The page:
On this Holy Saturday, Jesus descended into a particular portion within the realm of the dead, what is traditionally called the limbo of the fathers or the bosom of Abraham. It is to the righteous souls there, beginning with our first parents, Adam and Eve, that the Lord goes to awaken and set free. These are the souls that He reaches down to, so that He might draw them up into eternal life.

The famous homily of old for Holy Saturday describes with beauty this subterranean ministry of Christ: “Truly he goes to seek out our first parent like a lost sheep; he wishes to visit those who sit in darkness and in the shadow of death. He goes to free the prisoner Adam and his fellow-prisoner Eve from their pains, he who is God, and Adam’s son.” 

Just like He explained in the parable of the strong man, before entering a strong man’s house, the owner must first be bound. So, before entering the realm of the dead to plunder its goods, Jesus binds the strong man, the devil, with His sacrificial death on the cross. He has conquered evil and death, and the Lord plunges into the realm of the dead “holding his victorious weapon, his cross,” robbing the underworld of all its righteous dead. The Good Shepherd goes after His lost sheep, all of them, no matter the distance to which He must descend. 

This final stage in Christ’s messianic mission is not simply a historical event worth remembering. Like Good Friday and Easter Sunday, the redemptive action of Christ on Holy Saturday has meaning and affects us today. The Lord desires the salvation of all. He has gone to, and continues to go to, drastic lengths to be generous with His grace and mercy. As St. Paul explains, neither height nor depth can separate us from the love of Christ. Not even death can separate us from the Lord.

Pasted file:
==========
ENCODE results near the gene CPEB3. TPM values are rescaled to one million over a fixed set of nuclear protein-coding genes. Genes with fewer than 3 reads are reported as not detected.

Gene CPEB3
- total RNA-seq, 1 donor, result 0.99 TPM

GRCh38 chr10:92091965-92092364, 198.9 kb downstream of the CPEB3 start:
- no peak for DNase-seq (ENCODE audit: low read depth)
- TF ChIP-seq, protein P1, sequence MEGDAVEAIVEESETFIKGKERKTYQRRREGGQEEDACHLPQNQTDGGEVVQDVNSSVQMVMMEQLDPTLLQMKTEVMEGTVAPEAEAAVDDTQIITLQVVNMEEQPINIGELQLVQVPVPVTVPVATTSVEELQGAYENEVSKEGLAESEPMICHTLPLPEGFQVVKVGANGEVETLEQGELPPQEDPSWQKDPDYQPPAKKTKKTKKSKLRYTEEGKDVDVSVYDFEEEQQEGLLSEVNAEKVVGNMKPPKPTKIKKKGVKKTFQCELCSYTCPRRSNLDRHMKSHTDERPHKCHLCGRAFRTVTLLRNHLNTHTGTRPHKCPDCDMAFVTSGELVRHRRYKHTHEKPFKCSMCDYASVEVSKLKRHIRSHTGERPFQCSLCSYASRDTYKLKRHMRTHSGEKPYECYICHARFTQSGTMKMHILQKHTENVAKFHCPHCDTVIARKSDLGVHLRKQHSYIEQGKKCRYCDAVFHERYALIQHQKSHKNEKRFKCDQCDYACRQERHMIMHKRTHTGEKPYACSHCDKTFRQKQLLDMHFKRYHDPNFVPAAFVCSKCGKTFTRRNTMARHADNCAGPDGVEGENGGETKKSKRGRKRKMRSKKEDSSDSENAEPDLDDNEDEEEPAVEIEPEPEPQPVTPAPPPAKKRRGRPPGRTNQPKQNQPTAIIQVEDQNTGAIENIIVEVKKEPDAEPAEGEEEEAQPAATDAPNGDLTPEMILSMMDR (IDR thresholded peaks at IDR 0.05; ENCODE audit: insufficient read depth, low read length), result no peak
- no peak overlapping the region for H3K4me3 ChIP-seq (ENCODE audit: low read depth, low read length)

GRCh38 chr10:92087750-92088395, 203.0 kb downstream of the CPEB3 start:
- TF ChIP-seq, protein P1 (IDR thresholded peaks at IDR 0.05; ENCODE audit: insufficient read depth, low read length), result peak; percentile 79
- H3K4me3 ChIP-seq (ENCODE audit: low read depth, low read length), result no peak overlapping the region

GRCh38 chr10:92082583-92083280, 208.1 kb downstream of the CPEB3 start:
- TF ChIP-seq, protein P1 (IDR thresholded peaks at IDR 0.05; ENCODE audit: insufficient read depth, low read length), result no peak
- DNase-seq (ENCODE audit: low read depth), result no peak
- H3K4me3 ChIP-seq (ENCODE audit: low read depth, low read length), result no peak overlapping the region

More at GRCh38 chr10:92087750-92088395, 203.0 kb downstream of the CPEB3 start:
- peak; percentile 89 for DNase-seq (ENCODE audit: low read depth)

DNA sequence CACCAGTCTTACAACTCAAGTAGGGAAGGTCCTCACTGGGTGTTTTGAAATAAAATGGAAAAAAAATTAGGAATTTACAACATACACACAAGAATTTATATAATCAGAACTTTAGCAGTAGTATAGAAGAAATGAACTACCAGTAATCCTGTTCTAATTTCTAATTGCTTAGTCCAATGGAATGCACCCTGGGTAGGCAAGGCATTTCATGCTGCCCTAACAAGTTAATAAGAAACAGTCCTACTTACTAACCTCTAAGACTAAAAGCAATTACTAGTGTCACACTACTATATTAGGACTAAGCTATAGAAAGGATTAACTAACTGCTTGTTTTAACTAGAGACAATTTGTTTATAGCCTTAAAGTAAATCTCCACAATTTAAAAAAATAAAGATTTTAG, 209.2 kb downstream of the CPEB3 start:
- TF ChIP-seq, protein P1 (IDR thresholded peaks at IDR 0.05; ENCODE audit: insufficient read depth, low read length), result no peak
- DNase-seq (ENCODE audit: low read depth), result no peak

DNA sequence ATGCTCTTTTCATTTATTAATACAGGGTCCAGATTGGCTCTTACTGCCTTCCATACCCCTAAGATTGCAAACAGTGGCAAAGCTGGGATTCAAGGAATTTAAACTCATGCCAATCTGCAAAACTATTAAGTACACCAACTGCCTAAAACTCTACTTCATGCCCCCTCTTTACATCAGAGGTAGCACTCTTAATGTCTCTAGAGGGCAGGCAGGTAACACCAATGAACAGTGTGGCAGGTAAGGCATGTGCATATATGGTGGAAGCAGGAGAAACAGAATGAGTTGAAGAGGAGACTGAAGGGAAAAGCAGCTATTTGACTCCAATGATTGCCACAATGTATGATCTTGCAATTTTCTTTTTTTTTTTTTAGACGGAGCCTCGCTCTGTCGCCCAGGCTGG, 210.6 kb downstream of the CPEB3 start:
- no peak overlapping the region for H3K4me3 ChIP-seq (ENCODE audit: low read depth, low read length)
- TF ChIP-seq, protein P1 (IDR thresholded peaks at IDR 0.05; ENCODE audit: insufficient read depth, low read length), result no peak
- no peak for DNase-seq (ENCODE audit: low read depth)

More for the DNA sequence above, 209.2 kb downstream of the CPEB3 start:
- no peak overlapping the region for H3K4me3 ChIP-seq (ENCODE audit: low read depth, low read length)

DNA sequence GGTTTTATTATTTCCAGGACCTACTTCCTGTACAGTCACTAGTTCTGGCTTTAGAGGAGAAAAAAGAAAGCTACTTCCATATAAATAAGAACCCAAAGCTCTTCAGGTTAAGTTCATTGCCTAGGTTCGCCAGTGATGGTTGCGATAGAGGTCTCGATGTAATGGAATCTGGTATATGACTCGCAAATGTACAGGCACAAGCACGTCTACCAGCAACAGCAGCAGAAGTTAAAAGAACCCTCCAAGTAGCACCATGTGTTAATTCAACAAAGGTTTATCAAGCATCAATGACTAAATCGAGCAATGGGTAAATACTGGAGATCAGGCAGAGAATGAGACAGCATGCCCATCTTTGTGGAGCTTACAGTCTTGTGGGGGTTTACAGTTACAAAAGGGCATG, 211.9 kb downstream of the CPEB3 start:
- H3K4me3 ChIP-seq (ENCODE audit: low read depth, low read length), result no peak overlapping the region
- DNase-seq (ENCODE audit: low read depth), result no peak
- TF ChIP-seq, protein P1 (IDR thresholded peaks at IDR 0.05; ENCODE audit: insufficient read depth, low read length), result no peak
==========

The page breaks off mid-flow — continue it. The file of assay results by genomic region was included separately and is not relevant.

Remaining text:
Only sin can separate us from Christ, sin for which we are not sorry and that we do not repent of. The harrowing of Hell proves the incredible mercy of God, the fact that not all are freed proves His justice. The Lord desires to redeem all, but He will not save those who do not wish to be saved. He cannot. It goes against His nature and His love.

On this blessed and solemn day, we are invited to remember the deep, burning desire the Lord has for our salvation. We are also invited to remember the very real consequences of our sin. Jesus Christ, the conqueror of sin and evil, the great liberator of the dead, seeks to awaken and free us, too. Even in the silence, perhaps especially in the silence, the Lord is at work bringing His grace and mercy. This was true 2,000 years ago, and it is true today.

The shock and horror of Good Friday has passed. The unbelievable and overwhelming joy of Easter morning has not yet dawned. Today there is a great silence and stillness because our King is asleep. But, even while asleep, our King is working.


  • Hunter Leonard

    Hunter Leonard is a passionate Catholic with an intense love for learning about and sharing the Faith. He holds an M.A. in Theology from the Augustine Institute and a B.A. in English from California State University at Northridge. Hunter works as a Happiness Engineer with Flocknote and publishes monthly articles with Catholic Stand.